The solar industry recognizes the forced labor problem is real, is not going to go away on its own, and must be addressed head on.
The Current and Near Future State of Regulation
U.S. Customs is stopping equipment at the border
As we reported here, the U.S. Government issued a Withhold Release Order (WRO) stating that any products believed to contain silica material produced by Hoshine Silicon Industry Co. and its subsidiaries should be held by Customs and Border Protection (CBP) and not released without evidence that the product’s supply chain was free of forced labor.
It appears that more similar regulation is coming down the pike. We understand that the effort to combat forced labor in the solar industry is being driven by the National Security Council at the White House, and supported by an unusual coalition of China hawks, Labor interests, and NGOs. For that we reason, we believe that there the current administration will pursue more WROs.
Additionally, on June 24, the U.S. Department of Commerce, Bureau of Industry and Security (BIS) added four Chinese entities to the Entity List for accepting or utilizing forced labor in the implementation of China’s campaign of repression against Muslim minority groups in the Xinjiang Uighur Autonomous Region (XUAR). It is very possible those companies may soon be subject to WROs:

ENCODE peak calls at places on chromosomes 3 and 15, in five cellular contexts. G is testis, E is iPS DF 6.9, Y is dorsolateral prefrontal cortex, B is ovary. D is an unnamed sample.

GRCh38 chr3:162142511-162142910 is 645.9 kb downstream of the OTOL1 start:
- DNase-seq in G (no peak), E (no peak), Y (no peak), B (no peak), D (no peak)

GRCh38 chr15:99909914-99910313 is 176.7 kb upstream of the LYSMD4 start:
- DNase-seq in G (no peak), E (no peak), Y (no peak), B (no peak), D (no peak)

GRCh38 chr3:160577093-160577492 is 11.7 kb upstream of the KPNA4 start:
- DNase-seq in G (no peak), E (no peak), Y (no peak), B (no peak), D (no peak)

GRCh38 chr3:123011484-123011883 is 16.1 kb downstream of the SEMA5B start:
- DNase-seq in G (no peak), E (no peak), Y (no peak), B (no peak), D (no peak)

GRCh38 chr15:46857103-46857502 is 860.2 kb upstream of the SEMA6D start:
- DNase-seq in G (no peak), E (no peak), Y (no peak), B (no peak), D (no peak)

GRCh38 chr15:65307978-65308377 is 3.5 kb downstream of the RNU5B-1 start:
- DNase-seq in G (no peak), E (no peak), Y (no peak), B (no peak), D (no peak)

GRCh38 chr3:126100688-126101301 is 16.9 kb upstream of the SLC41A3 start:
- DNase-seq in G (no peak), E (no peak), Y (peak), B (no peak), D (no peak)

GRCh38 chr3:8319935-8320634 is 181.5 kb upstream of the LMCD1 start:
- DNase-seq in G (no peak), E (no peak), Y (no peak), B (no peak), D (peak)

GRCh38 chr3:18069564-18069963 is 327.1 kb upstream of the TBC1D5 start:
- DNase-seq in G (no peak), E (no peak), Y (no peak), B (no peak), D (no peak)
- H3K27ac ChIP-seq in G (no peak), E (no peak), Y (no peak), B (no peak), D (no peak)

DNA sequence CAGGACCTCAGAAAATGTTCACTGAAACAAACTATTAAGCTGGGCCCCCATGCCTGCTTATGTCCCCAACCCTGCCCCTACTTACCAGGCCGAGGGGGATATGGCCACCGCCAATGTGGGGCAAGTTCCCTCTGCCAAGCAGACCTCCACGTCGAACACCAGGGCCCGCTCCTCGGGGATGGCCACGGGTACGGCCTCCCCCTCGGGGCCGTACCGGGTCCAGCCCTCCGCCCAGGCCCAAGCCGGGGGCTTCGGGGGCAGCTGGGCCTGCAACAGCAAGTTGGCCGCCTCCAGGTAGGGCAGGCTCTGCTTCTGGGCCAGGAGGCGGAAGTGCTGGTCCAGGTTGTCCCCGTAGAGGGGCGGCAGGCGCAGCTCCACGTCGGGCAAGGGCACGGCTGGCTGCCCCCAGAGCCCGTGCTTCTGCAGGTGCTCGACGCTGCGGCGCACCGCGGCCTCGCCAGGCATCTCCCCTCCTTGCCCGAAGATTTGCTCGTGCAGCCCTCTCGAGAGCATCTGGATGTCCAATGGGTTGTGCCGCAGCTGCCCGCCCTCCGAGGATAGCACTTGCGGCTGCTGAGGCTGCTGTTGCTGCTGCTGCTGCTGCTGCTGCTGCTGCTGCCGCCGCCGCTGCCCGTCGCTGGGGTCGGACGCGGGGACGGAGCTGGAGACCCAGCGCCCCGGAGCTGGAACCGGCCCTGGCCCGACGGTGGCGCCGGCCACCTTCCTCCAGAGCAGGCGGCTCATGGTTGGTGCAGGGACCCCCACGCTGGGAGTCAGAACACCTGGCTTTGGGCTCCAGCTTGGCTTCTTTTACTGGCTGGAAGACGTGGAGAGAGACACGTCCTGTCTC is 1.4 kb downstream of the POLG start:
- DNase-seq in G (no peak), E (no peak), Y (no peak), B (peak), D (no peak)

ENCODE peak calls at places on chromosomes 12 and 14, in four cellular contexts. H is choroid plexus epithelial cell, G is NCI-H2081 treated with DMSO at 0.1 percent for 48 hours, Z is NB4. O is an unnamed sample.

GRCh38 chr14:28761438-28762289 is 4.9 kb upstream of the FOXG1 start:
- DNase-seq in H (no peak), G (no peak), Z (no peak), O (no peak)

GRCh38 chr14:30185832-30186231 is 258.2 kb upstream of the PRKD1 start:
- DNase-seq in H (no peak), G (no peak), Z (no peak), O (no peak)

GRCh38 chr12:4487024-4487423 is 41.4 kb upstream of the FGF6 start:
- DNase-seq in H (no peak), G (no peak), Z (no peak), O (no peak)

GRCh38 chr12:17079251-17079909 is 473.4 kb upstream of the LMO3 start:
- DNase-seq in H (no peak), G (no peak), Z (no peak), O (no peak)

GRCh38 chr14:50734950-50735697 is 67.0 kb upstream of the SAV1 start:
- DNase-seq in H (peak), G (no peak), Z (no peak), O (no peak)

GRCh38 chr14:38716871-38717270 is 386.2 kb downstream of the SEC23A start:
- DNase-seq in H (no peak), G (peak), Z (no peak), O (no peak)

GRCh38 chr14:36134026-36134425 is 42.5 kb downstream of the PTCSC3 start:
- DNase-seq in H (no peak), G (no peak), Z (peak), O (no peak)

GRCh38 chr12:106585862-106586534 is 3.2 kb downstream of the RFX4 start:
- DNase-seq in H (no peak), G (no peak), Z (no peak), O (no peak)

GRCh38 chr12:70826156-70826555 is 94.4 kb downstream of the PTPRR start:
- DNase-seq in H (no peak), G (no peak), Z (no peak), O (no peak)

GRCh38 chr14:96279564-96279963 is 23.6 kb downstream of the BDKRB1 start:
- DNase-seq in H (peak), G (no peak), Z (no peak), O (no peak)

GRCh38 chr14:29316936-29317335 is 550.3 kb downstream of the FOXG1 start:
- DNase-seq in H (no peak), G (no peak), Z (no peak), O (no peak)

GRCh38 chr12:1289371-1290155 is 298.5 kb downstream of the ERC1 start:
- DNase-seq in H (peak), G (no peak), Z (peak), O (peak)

Xinjiang Daqo New Energy Co., Ltd.
Xinjiang East Hope Nonferrous Metals Co., Ltd.
Xinjiang GCL New Energy Material Technology Co., Ltd.
Xinjiang Production and Construction Corps (XPCC)
According to recent reports, BIS may also issue more entity list designations. Those designations prohibit exports to the designated companies. However, they may be a good indicator of what companies may be targeted for WROs thereafter.
The U.S. Congress may broaden prohibitions on imports
In parallel, the House and Senate are currently working on two bills, both titled Uyghur Forced Labor Prevention Act. The senate bill has been passed, while the House bill is still in committee. Those bills could establish a presumption that anything produced in the XUAR uses forced labor. That would mean that importers of those articles would then be reqiured rebut that presumption in order to import any goods from the Region into the United States.
Other agencies may add to the restrictions
There is some speculation that the USTR may start issuing 301 designations – adding a substantial punitive tariff to equipment from the Xinjiang region. Meanwhile, the U.S. Department of Treasury has shown that it is not afraid to use its sanctions authority to entirely cut off U.S. persons from transactions with parties suspected of forced labor abuses.
The Opening for Industry: Self-Regulation or Government Regulation
Customs will need some time to ramp up its enforcement apparatus